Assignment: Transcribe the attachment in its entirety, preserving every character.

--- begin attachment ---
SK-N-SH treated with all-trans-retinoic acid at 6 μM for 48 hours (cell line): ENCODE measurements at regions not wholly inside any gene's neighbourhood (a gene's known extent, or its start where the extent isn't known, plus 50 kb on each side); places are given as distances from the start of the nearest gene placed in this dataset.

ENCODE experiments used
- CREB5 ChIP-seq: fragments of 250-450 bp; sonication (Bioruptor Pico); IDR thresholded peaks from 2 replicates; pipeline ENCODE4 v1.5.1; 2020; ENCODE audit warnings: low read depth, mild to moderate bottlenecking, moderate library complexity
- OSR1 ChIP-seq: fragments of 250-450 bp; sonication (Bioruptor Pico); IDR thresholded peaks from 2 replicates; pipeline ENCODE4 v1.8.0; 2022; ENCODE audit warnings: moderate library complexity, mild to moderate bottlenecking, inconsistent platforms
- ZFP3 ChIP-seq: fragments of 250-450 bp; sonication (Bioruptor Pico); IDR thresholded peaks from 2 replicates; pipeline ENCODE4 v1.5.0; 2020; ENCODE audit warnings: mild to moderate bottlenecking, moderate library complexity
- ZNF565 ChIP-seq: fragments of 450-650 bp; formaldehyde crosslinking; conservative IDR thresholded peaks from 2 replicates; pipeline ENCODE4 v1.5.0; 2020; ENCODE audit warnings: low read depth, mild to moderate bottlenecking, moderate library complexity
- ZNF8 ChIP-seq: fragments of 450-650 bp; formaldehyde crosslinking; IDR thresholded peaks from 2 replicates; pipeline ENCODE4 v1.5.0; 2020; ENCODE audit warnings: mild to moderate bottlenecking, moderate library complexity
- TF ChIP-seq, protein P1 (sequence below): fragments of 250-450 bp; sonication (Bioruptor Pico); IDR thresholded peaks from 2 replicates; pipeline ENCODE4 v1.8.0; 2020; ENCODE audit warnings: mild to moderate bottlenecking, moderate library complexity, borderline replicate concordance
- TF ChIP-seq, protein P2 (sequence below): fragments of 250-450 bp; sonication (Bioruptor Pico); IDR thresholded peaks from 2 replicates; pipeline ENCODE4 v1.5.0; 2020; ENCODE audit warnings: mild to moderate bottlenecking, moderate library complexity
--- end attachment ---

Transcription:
SK-N-SH treated with all-trans-retinoic acid at 6 μM for 48 hours (cell line): ENCODE measurements at regions not wholly inside any gene's neighbourhood (a gene's known extent, or its start where the extent isn't known, plus 50 kb on each side); places are given as distances from the start of the nearest gene placed in this dataset.

ENCODE experiments used
- CREB5 ChIP-seq: fragments of 250-450 bp; sonication (Bioruptor Pico); IDR thresholded peaks from 2 replicates; pipeline ENCODE4 v1.5.1; 2020; ENCODE audit warnings: low read depth, mild to moderate bottlenecking, moderate library complexity
- OSR1 ChIP-seq: fragments of 250-450 bp; sonication (Bioruptor Pico); IDR thresholded peaks from 2 replicates; pipeline ENCODE4 v1.8.0; 2022; ENCODE audit warnings: moderate library complexity, mild to moderate bottlenecking, inconsistent platforms
- ZFP3 ChIP-seq: fragments of 250-450 bp; sonication (Bioruptor Pico); IDR thresholded peaks from 2 replicates; pipeline ENCODE4 v1.5.0; 2020; ENCODE audit warnings: mild to moderate bottlenecking, moderate library complexity
- ZNF565 ChIP-seq: fragments of 450-650 bp; formaldehyde crosslinking; conservative IDR thresholded peaks from 2 replicates; pipeline ENCODE4 v1.5.0; 2020; ENCODE audit warnings: low read depth, mild to moderate bottlenecking, moderate library complexity
- ZNF8 ChIP-seq: fragments of 450-650 bp; formaldehyde crosslinking; IDR thresholded peaks from 2 replicates; pipeline ENCODE4 v1.5.0; 2020; ENCODE audit warnings: mild to moderate bottlenecking, moderate library complexity
- TF ChIP-seq, protein P1 (sequence below): fragments of 250-450 bp; sonication (Bioruptor Pico); IDR thresholded peaks from 2 replicates; pipeline ENCODE4 v1.8.0; 2020; ENCODE audit warnings: mild to moderate bottlenecking, moderate library complexity, borderline replicate concordance
- TF ChIP-seq, protein P2 (sequence below): fragments of 250-450 bp; sonication (Bioruptor Pico); IDR thresholded peaks from 2 replicates; pipeline ENCODE4 v1.5.0; 2020; ENCODE audit warnings: mild to moderate bottlenecking, moderate library complexity